I know, but you try to figure out a clever title for genre.
class or category of artistic endeavor having a particular form,
content, technique, or the like (dictionary.com).
Hmm. I tell ya, I love these
definitions. I wish someone would list where the definitions to the
definitions are. It’s understandable, but, yikes, is it stuffy, or
I had no idea what the word
meant way back when I started writing. (When someone named William was
conquering something somewhere . . .) Reminds me of my favorite TV
show, I Love Kelly. Oops, I mean, Lucy.
In one episode, Lucy decides she wants to be a sculptor and goes to the
art store. The clerk asks her what medium she works in. She says, “An
old smock.” You get the drift. If someone had asked me what genre I
wrote in, I woulda said, “A Compaq.”
I think we all get what genre
means, so I thought I’d give a few definitions of sub-genres—for the
sake of actually adding some relevant content to the magazine. (I know,
you only read my column for the jokes.)
Historical Romance vs.
Historical Romance: Man with
sword meets Headstrong Chick who’d burn her bra had they been invented.
By the end of the story, Man tosses said uninvented bra, and Chick is
head over heels—if stilettos had been invented by then.
Okay, so the dude doesn’t haveta
wield a weapon. I wrote in the fourteenth century (not literally), so
that’s what I see as Historical Romance. But Historical Romance covers
from the dawn of man until WWII. It’s a past time period. And, being a
romance, the story must have a happy ending. (This frustrates me,
because referring to my marriages, divorce was the
happy ending. Especially the second one, I think.)
Historical Fiction: We’re still
in a past time period, but within the fiction must be some facts: real
events, real people, accurate details. Check your sources, then check
Pick someone like Joan of Arc.
Go beyond a nonfiction account of her life and fill in details you
imagine. What emotions did she feel? What was the “story behind the
story”? Since Historical Fiction doesn’t haveta include a romance,
although many have romantic elements, your story doesn’t need to end on
a happy note. (Tried to think of how to put a positive spin on bein’
burned at the stake, but that’s a tough one.)
Mystery vs. Suspense
Mystery: The reader hasta solve
something. We don’t know who the murderous, nasty,
scumbag—sorry—alleged criminal is. Protagonist can be a bona fide
detective, as in a Traditional Mystery (think Sherlock Holmes),
or not, as in most Cozy Mysteries (think Nancy Drew.)
In a Mystery, the writer must
give the reader clues to follow and a list of possible suspects. The
trail often leads down a slow-winding path where the reader exercises
his or her brain to deduce the outcome. (This takes some Mensa
candidates longer than others. Sorry.)
Action-packed. Fast-paced. Building tension. A mad killer (or insert
favorite violent crime) roams the streets, and someone’s gotta stop
’em. (Put me in, Coach, I’m ready to kill—er—play!) We may know who the
Antagonist is, so we don’t need to figure out whodunit; rather, how to catch
whodunit. The emphasis is the thrill of the chase. How many more
victims will the nutjob hack up before we shoot ’em dead? (I know, we
can’t blast all of them—we toss some behind bars—but a gal can dream,
a side note, the Antagonist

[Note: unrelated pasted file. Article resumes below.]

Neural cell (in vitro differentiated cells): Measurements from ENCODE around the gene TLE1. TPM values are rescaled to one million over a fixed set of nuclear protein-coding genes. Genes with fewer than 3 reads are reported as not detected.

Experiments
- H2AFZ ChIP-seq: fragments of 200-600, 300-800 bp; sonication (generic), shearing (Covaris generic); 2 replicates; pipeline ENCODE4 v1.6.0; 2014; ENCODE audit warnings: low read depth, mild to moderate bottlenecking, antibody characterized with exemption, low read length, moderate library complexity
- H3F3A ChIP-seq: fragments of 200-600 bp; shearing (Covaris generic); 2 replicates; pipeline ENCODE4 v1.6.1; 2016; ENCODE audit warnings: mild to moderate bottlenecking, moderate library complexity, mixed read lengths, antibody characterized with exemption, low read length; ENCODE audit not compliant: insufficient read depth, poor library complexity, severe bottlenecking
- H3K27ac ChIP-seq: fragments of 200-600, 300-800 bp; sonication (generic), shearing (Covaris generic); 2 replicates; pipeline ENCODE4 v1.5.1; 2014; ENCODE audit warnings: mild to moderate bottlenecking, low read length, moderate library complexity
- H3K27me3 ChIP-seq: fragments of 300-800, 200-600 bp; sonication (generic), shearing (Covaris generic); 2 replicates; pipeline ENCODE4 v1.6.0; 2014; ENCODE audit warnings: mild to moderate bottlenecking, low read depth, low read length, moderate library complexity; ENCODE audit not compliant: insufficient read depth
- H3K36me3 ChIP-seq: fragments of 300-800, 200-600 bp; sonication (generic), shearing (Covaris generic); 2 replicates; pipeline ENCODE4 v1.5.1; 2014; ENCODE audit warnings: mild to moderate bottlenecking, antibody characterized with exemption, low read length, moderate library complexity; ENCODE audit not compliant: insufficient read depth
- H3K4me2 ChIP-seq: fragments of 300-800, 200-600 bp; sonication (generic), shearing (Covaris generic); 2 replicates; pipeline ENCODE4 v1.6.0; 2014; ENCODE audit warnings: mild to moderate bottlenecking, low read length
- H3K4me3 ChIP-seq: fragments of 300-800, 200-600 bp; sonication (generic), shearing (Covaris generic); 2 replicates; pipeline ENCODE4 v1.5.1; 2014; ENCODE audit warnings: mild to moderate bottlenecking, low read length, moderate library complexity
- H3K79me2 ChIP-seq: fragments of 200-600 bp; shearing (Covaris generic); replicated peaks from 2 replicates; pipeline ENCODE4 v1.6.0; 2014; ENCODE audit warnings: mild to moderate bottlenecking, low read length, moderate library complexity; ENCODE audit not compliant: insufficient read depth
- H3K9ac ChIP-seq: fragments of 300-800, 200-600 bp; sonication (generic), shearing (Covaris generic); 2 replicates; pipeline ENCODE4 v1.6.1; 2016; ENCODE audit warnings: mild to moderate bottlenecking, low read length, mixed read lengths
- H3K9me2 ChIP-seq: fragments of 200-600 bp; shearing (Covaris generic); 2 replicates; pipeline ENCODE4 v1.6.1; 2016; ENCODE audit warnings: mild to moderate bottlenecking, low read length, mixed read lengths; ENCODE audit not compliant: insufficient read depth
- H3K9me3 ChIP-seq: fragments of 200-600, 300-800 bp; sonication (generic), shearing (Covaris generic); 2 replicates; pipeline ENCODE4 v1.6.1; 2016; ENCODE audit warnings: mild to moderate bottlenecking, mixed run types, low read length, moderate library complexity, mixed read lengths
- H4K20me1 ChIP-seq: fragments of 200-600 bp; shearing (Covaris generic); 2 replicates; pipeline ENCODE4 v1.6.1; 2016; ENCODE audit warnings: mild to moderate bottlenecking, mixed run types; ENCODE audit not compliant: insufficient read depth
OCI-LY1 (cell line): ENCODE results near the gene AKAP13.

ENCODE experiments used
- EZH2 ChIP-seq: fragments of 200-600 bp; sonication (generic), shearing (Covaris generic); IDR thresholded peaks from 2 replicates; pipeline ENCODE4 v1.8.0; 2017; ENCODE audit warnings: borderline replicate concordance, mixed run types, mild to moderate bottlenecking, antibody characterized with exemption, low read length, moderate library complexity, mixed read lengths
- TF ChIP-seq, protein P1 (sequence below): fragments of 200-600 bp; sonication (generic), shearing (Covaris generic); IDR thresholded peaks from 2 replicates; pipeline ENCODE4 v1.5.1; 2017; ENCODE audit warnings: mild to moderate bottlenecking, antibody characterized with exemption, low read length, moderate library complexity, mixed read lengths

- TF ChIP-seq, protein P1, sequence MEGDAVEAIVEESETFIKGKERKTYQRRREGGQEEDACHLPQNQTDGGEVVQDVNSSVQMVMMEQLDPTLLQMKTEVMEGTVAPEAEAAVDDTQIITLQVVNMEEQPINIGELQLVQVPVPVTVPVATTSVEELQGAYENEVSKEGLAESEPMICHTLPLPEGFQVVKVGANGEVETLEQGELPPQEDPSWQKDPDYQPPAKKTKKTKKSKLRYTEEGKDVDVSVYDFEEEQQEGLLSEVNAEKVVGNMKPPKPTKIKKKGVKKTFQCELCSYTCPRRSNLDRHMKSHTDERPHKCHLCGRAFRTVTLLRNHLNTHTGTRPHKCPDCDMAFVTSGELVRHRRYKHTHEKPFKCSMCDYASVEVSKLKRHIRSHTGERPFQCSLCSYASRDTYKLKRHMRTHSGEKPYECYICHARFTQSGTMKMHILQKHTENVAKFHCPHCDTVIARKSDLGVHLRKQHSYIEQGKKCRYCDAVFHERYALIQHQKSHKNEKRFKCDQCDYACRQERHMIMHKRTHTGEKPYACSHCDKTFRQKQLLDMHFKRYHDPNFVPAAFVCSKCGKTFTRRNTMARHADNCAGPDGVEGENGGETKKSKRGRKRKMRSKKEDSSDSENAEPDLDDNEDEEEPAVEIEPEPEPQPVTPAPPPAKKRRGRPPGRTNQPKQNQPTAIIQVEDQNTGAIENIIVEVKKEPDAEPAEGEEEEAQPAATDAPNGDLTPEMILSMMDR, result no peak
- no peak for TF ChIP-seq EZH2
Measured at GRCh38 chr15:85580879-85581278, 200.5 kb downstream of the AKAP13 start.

could be the Protagonist (think The Hand That Rocks the Cradle).
I know that’s a movie, but it’s late, I’m tired, and that was the first
example to fill my nearly empty noggin.
Urban Fantasy vs. Speculative Fiction
Science Fiction: We’re not only
off the ranch, we’re off the planet. Or we’re on our planet but waaay
into the future. We’re boardin’ spaceships and rockets to go to
Grandma’s house (red capes are optional) or fightin’ off aliens.
You might remember those sneaky
creatures from one of my favorite episodes of The Twilight
Zone: Aliens land on Earth to help us out. Some humans are
overjoyed; some humans are skeptical. (That’d be me.) They brought us a
cool tome entitled To Serve Man loaded with all the
instructions needed to create utopia on Earth. Then they start haulin’
us to their planet to see their utopia. But their language is different
from ours, and the only words we’ve deciphered are the ones used in the
title. As our hero is boarding that ole spaceship for greener pastures
(didn’t his mama warn him about that?), his brilliant partner (a woman,
of course) yells to him, “Stop! To Serve Man—it’s a
COOKBOOK!” Too late. Sigh. Alien shoves the dude in, then slams the
hatch shut. Yum.
Urban Fantasy: A Traditional
Fantasy conjures up pictures of unicorns and fairies—at least for
me—and is ultra otherworldly and detailed. Urban Fantasy usually occurs
on Earth as we know it, and in modern times. But something is
different. Mayhap humans and aliens co-existing is the norm. Mayhap
humans think of police officers as criminals instead of heroes. (I know
I did, but that was when I was a criminal.) The
setting is usually in a city, but not always. (Which is why I often
wonder why they use the term “urban.” Ah, well . . .)
Speculative Fiction: What
would’ve happened if (fill in the blank with an
important event). Some major occurrence did or didn’t happen, thus
For example, let’s say President
Reagan had lost his presidential bid. (I nearly fainted just typin’
that heinous statement.) Capitalism would’ve died, taxes would’ve
skyrocketed, the size of our government would’ve grown to massive
proportions, and our nation would’ve taken a nosedive into a
depression, followed by a Socialist/Communist/Fascist takeover. Then,
we loyal, patriotic Americans would’ve had another Civil War. Instead
of the Blue against the Gray, it’d be the Blue against the Red(s). Oh,
calm down. I said if! And I refuse to apologize.
Well, I’m over my allotted word
count, so that’s all she wrote. Until next month . . . miss me.